Ranking the Top 25 Players in the NL West
In a National League West oozing with talent, it is only appropriate to offer a ranking of the top 25 players in the division.
Does pitching rule the NL West? Which newcomers will make impacts?
Take a look to find out!
Note: Rankings are based on how well the player has performed in previous seasons and his potential to play well in the future.
Ethier may be the odd man out in the Los Angeles Dodgers’ crowded outfield, but he has still had a very steady career. As a .288 lifetime hitter, he has become the walk-off king in Los Angeles and was awarded in 2012 with a five-year deal worth $85 million.
When the injury carousel made its way around the Dodgers' outfield last season, Ethier filled in to cover all three positions and only had two errors on the year. If the injury bug continues to bite the Dodgers, he will be expected to come to the rescue again.
In the 2012, Pagan was a critical part of the San Francisco Giants’ championship run, as he hit .288, swiped 29 bags and led the National League with 15 triples. Despite his memorable walk-off inside-the-park home run, Pagan had a forgettable 2013, appearing in just 71 games due to a hamstring injury.
If Pagan can return to his 2012 form, he would give the Giants a huge spark at the top of the order and help set the table for Buster Posey, Hunter Pence and Pablo Sandoval.
Martin Prado gives the Arizona Diamondbacks extreme flexibility both in the field and in the batting order. He can hit high or low in the lineup, play the corner outfield spots and play anywhere in the infield.
After seven years with the Atlanta Braves, Prado was traded to the Diamondbacks in January 2013. During his first year in Arizona, he played in 155 games and hit .282 with 14 home runs and 82 RBI. Even more impressively, he had just 53 strikeouts in 603 at-bats.
Finally healthy again, Carl Crawford is poised to right the ship in 2014. The speedy outfielder has struggled to stay off the disabled list the past two seasons but looks ready to go for Opening Day.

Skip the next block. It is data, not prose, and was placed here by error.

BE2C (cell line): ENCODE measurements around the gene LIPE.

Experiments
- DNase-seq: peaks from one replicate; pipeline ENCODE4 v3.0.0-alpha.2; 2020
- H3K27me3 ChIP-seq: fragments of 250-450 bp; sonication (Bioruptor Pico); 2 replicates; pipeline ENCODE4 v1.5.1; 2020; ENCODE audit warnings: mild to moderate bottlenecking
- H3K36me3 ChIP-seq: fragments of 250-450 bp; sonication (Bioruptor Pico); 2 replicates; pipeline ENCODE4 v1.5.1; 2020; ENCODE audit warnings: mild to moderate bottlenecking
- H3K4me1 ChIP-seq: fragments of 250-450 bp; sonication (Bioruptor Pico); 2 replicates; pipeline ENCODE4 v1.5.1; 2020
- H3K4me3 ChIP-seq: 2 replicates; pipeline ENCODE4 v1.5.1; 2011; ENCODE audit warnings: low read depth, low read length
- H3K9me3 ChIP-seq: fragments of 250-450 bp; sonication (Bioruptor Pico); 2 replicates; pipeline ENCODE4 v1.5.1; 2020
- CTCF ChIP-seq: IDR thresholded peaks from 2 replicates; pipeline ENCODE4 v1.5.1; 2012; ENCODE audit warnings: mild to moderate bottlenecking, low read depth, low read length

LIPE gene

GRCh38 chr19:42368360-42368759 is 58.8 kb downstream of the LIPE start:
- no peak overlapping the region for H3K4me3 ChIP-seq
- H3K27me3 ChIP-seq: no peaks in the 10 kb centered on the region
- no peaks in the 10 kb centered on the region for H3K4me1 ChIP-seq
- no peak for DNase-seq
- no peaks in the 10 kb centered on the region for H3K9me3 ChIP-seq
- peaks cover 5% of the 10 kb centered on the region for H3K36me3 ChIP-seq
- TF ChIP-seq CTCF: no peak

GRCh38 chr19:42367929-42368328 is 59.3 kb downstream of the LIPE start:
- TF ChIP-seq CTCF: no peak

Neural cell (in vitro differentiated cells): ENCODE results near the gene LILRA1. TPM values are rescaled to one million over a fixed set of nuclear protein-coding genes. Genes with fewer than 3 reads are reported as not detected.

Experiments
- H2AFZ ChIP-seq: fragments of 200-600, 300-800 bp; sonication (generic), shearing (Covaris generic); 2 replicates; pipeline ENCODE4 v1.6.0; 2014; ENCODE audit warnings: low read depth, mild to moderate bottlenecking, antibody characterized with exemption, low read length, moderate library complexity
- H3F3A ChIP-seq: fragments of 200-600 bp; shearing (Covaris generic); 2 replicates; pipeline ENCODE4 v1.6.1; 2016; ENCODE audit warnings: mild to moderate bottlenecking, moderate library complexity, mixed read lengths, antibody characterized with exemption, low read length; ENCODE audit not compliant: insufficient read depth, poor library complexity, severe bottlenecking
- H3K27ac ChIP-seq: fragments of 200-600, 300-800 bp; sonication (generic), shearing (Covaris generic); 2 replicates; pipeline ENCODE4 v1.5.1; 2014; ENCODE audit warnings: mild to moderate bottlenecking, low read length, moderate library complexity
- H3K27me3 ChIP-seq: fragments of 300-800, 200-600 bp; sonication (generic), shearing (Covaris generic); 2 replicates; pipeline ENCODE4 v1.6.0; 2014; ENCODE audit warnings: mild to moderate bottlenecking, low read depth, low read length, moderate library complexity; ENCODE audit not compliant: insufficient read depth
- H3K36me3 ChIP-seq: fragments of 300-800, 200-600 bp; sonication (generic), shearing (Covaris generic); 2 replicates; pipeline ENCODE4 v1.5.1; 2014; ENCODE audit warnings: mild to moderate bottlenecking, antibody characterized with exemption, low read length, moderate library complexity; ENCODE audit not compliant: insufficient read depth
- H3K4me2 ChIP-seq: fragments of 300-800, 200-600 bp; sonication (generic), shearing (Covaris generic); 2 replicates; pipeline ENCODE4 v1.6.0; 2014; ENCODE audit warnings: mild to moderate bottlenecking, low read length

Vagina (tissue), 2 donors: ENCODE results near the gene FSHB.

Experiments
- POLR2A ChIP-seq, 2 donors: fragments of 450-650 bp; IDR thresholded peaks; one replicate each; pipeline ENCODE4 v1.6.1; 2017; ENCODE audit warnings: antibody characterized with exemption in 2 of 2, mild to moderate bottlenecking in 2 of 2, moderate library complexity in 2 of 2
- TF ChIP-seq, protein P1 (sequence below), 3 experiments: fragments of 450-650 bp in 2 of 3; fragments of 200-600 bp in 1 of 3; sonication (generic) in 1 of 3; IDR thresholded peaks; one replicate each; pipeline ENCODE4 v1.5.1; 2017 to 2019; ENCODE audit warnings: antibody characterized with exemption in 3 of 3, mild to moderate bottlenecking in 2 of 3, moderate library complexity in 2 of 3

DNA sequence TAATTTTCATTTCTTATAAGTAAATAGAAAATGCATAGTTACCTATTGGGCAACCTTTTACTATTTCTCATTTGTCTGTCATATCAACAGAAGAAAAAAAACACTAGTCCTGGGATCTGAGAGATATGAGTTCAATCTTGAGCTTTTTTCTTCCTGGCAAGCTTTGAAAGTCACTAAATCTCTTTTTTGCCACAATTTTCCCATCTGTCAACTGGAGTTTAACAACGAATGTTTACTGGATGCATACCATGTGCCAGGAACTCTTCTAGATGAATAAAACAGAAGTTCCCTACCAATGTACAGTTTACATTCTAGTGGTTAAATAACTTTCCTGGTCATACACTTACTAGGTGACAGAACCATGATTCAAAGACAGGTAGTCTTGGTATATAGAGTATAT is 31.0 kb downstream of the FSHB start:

With the Tampa Bay Rays from 2002 to 2010, Crawford was a four-time All-Star and four-time American League stolen base leader. While he may not be able to swipe 60 bags again, he is still a very dangerous threat as a leadoff hitter and could make a big impact if he stays healthy.
The power-hitting Carlos Quentin joined the San Diego Padres in 2012 after four seasons with the Chicago White Sox, where he totaled 107 home runs and 320 RBI. He was having a very solid year in 2013 before a knee sprain in late July abruptly ended his season.
While Quentin has only appeared in 168 games in two seasons with the Padres, he has still hit 29 home runs. Not to mention, he is also 1-0 on charging the mound.
Since inking his eight-year, $160 million deal in November 2011, Matt Kemp has had back-to-back injury-riddled seasons. After offseason surgery on his ankle, Kemp hasn’t seen game action yet, but Dodgers manager Don Mattingly is hopeful his return will come soon.
Kemp is a five-tool player and joined the prestigious 30-30 club in 2011 when he smacked 39 home runs and swiped 40 bags. When healthy, he can be one of the best outfielders in the National League, both offensively and defensively. Which Kemp will we see in 2014?
After asserting himself as one of the best power hitters in the American League, Mark Trumbo was traded to the Diamondbacks this offseason. In three full seasons with the Los Angeles Angels, he hit 95 home runs and drove in 284 runs.
Sure, he struck out 457 times in that span, but the Diamondbacks desperately needed another bat to protect Paul Goldschmidt and they got it.
If Trumbo can bring his strikeout numbers down and continue to put up the big power numbers, he and Goldschmidt should make for a great three-four punch in the Diamondbacks order. How many home runs will Trumbo have in 2014?
Not many pitchers in Major League Baseball have been as consistent for as long as Tim Hudson has. In his 15 seasons, he has only had a 4.00-plus ERA twice and has thrown for over 200 innings eight times.
Hudson will now be pitching off the mound at pitcher-friendly AT&T Park, where long fly-ball outs are the norm and home runs come at a premium. Look for Hudson to continue to get outs via the ground ball and eat up a lot of innings in 2014.
Whether or not the Kung Fu Panda will be in shape come Opening Day has been the burning question surrounding Pablo Sandoval every offseason. When he is slimmed down, he has been one of the best hitters in the National League, as he proved in 2011 when he hit .315.
Sandoval hit .364 throughout the 2012 playoffs, highlighted by a three-home run performance in Game 1 of the World Series. If he can take care of his body, he would make a big impact to the Giants lineup in 2014.
After a mediocre rookie campaign in 2012, Patrick Corbin became one of the best pitchers in the National League in 2013. He went 14-8 on the year with a 3.41 ERA and did not even have a loss until July 2.
The second half of the season wasn’t too friendly, though, as he went 3-7 with a 5.19 ERA. Corbin will be on the mound when his Diamondbacks open the season in Australia against the Dodgers March 22. At just 24 years old, he should be the ace of the Arizona staff for years to come.